Let’s face it, for those of us in the Voice of the Customer world (we tend to work in silos don’t we?), not much has changed in the past 10 years.  The amount of customer feedback has increased, we have text analytic tools now to help us be more efficient at making sense of unstructured customer comments, but at the end of the day, the output is pretty much the same – spreadsheets, charts, graphs, scorecards, dynamic visualizations.  Nothing too sexy or exciting to look at that relate back to humans.  Nothing emotional to hook us in.  And as for IVR-captured responses, while we can hear the emotion of the respondents from the calls, these snippets of dialogue have to be listened to sequentially.  It’s a time-consuming process.  Generally speaking, it’s pretty boring output.

If I wanted to make a point to the executives in my company; if I wanted to get their consensus for changing a customer policy, I know which source of customer feedback I’d turn to.

The sad part is, most of us are sitting on reams of rich data about customer sentiment through our VoC programs.  Yet, decisions based on information from all of this data, that is actionable, may take weeks or months to implement.  We’re reading about and seeing decisions based on relatively fewer Social Media-based customer comments often taking less than a day to turn around.

I started by asking the question: “When does Social Media carry more clout than your Voice of the Customer program?”  Isn’t it time we incorporated Social feedback into our VoC programs?  The progressive VoC vendors have incorporated Social into their platforms.  But few companies seem to have taken them up on their offer.  Is it because the control of Social Media is siloed from that of Voice of the Customer?  Is it because Social Customer Service is so new that companies don’t know where it should be slotted?  Voice of the Customer programs are at a turning point.  It’s up to those of us who are practitioners in this space, to make sure that our VoC programs incorporate key Social channels that provide us with rich, humanized insights that support quick responses to our customers.

Should you be investing in Social Customer Service? Have you asked your Customers?

My eye caught a couple of interesting tweets the other day at lunchtime. They were snippets of a Twitter chat that was streaming across my screen. In or out of the context of the chat dialogue that was running in the background, these two tweets raise some interesting questions about the importance of investing in a Social Customer Service strategy.

First tweet: “The “right” social channel depends on where your customers hang out. You party where the party is happening” and then second tweet: “…it makes little sense to be on Twitter if your customers don’t use it despite its popularity”.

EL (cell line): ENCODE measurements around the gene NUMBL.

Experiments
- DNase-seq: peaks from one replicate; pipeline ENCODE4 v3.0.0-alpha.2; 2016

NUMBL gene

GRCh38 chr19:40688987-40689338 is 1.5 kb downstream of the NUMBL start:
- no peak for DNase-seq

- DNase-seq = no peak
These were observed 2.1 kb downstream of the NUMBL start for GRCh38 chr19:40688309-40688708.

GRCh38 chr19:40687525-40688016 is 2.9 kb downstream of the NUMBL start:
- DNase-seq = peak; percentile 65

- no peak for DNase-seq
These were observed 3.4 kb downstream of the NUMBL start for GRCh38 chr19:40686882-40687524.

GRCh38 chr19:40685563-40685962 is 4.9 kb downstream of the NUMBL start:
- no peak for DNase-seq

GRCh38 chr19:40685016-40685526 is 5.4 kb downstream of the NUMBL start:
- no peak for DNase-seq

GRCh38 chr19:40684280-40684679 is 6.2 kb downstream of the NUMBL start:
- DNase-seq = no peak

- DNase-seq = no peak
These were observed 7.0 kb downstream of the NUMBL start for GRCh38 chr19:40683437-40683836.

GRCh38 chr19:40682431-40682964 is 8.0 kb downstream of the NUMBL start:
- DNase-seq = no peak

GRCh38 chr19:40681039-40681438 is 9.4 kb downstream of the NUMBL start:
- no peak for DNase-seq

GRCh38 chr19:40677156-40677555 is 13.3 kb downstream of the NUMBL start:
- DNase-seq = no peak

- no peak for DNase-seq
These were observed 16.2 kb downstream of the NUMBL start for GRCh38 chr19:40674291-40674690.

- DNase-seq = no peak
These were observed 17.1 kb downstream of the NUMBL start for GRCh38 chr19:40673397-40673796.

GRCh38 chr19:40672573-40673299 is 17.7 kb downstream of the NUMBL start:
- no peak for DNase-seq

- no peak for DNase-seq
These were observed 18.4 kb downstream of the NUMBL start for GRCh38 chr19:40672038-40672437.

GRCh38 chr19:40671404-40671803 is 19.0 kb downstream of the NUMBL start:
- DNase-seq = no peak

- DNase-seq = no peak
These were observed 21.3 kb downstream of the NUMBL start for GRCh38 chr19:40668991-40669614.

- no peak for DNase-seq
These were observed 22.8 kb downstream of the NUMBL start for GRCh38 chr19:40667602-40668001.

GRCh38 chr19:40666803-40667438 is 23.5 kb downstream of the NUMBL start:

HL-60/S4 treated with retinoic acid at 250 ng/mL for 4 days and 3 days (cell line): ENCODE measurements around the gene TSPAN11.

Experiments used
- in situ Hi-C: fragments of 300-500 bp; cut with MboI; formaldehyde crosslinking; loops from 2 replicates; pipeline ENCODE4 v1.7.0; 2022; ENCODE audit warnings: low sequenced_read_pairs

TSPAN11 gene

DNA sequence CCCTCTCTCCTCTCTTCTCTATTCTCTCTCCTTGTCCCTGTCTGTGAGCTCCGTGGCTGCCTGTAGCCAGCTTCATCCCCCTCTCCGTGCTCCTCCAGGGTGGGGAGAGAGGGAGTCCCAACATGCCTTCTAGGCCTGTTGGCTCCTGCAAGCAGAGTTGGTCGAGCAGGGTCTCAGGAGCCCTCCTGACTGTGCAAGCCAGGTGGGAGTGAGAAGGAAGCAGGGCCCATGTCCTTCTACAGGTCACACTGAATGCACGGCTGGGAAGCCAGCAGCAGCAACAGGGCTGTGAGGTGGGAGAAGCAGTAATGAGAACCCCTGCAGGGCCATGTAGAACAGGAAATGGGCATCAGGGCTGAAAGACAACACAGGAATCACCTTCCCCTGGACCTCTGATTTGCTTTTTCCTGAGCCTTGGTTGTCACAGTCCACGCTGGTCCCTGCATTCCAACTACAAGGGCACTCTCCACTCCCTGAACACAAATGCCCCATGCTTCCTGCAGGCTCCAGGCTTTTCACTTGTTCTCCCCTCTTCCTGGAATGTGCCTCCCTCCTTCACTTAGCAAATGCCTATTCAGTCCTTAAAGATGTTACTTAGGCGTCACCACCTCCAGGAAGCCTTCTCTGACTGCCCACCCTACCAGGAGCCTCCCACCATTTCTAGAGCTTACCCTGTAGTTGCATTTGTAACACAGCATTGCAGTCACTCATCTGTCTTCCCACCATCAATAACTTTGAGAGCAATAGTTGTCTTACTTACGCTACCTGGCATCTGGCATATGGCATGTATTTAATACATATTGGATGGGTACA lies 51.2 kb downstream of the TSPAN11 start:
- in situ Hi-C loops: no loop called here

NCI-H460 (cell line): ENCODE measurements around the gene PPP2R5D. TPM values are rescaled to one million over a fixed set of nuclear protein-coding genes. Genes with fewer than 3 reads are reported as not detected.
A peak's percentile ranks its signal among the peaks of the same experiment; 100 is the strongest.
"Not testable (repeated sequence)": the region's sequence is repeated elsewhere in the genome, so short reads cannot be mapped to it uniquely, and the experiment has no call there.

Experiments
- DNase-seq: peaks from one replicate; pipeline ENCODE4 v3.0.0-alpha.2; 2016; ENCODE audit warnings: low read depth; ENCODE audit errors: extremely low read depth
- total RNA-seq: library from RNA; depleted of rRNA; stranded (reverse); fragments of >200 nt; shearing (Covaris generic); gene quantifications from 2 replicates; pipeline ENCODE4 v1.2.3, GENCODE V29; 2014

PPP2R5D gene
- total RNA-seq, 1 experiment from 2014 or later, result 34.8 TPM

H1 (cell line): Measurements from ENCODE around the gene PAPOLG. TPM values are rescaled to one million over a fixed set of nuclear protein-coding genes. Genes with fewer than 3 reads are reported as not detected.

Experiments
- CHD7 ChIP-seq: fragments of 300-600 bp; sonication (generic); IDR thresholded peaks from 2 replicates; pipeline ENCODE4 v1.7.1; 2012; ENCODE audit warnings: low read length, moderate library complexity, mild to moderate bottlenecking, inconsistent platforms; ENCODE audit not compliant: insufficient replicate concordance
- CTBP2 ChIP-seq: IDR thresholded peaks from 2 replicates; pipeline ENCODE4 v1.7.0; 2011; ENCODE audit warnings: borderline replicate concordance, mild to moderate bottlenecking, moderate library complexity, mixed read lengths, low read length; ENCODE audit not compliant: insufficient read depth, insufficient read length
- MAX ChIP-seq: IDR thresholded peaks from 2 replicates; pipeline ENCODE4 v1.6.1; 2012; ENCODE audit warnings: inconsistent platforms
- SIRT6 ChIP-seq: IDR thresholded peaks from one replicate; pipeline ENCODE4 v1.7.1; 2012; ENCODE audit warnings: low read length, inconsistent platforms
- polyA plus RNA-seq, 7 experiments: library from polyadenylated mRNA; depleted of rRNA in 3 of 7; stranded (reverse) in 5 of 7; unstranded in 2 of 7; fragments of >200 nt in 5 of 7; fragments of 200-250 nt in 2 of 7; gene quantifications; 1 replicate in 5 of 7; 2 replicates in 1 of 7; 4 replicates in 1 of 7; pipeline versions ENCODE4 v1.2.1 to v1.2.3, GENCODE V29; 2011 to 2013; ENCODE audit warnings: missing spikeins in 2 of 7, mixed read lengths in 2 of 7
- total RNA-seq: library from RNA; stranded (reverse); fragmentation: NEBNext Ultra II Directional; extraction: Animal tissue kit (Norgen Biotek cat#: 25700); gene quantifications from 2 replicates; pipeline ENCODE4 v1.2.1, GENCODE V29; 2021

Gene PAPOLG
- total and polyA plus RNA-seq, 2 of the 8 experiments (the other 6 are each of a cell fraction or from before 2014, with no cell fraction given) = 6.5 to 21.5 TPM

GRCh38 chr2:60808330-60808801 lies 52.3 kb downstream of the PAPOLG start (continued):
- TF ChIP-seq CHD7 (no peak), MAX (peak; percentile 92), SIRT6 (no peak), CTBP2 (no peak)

Putting on my Customer Experience hat (because that’s my current lens), when we think of the various touchpoints where customers interact with a company to resolve service issues, Customer Care, the Call Centre, the IVR channel, the corporate website often come up in Journey Mapping exercises. However, we’re starting to see Social Media, and in particular, Social Customer Service, coming up as a touchpoint that people want to delve into in more depth in the mapping process.

Whether brands like it or not, customers are forcing their hands to use Social Media to communicate with them. Because customers can now control the message, they have the power to generate their own negative groundswell about a brand. Now whether this will impact a brand’s success depends on the brand strategy; i.e., consider the fake RyanAir Facebook page created by angry RyanAir customers. RyanAir has made a conscious choice, as a deep discount airline, not to engage with its customers on Social Media. Will the fake account impact sales? Probably not. But if a fake Twitter or Facebook account were set up to spoof a more mainstream or premium brand and was used to create negative buzz, or if an avalanche of negative comments went viral in Social Media, it could have some reputational damage for the brand.

Because customers can now control the message, they have the power to generate their own negative groundswell about a brand.

What I’ve discovered from working with clients at major brands across the country, speaking with colleagues, and just my own observations, is that companies are at different stages in the Social Customer Service life cycle.  And don’t kid yourself, these are early days for most. Companies are still experimenting with what works and what doesn’t.  While some companies have a strategy around how they’re rolling out Social Customer Care, others have just jumped into it in a “trial by fire” sort of way. Some are at a very early, very cautious stage with PR doing the listening; others have been at it for a couple of years and have a team of Customer Service agents engaging with customers. For many, Marketing is handling all the Social inquiries.  Some companies are listening and engaging 9 to 5, on week-days only; others, 24 x 7 and across the globe.